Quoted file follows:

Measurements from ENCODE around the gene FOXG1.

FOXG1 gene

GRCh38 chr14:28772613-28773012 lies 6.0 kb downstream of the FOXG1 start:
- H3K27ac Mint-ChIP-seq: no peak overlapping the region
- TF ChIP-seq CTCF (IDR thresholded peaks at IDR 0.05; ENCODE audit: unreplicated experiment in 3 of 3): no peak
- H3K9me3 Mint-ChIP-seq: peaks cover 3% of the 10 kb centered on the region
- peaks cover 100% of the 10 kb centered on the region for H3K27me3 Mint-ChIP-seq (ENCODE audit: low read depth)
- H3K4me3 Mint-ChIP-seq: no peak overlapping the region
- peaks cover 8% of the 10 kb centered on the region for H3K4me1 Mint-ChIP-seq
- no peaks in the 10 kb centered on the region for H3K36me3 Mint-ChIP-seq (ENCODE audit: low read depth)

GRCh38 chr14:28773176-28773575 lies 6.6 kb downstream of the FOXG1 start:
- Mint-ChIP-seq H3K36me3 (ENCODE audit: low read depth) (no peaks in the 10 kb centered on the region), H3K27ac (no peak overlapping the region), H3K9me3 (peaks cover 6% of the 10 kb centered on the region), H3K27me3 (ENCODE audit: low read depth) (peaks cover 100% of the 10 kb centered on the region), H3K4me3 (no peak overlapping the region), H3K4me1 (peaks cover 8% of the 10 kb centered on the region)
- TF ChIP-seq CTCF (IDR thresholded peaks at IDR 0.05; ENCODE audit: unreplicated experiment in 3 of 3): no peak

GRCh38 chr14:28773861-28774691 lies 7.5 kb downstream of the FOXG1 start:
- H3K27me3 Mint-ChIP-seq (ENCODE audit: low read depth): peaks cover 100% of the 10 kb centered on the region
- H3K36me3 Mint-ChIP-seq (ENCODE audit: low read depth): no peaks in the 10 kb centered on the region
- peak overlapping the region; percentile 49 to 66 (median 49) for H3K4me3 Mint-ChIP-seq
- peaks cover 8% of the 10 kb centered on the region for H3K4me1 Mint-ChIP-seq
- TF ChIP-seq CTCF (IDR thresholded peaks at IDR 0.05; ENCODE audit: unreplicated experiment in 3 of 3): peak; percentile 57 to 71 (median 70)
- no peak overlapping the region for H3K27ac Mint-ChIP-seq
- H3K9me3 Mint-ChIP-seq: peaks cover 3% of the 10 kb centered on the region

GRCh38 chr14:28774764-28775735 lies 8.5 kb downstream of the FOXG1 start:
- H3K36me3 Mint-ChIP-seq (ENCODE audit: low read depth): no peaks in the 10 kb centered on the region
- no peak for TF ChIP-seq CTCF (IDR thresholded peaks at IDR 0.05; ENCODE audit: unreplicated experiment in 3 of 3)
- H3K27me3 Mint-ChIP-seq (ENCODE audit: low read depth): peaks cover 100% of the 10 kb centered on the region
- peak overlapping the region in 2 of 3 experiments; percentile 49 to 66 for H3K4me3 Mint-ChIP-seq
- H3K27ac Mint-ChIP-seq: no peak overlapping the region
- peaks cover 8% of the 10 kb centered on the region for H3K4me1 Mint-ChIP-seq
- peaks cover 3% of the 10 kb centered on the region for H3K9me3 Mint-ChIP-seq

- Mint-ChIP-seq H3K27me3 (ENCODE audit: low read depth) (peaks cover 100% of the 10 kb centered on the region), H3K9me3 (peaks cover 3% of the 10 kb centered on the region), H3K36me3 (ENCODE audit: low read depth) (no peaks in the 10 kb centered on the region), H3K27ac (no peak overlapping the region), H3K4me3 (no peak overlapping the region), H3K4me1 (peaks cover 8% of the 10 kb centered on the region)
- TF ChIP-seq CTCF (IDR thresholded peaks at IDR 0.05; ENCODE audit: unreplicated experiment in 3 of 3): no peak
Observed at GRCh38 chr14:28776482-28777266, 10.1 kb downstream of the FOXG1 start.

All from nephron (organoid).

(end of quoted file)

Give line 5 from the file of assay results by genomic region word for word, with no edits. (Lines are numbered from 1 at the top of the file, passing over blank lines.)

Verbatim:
- TF ChIP-seq CTCF (IDR thresholded peaks at IDR 0.05; ENCODE audit: unreplicated experiment in 3 of 3): no peak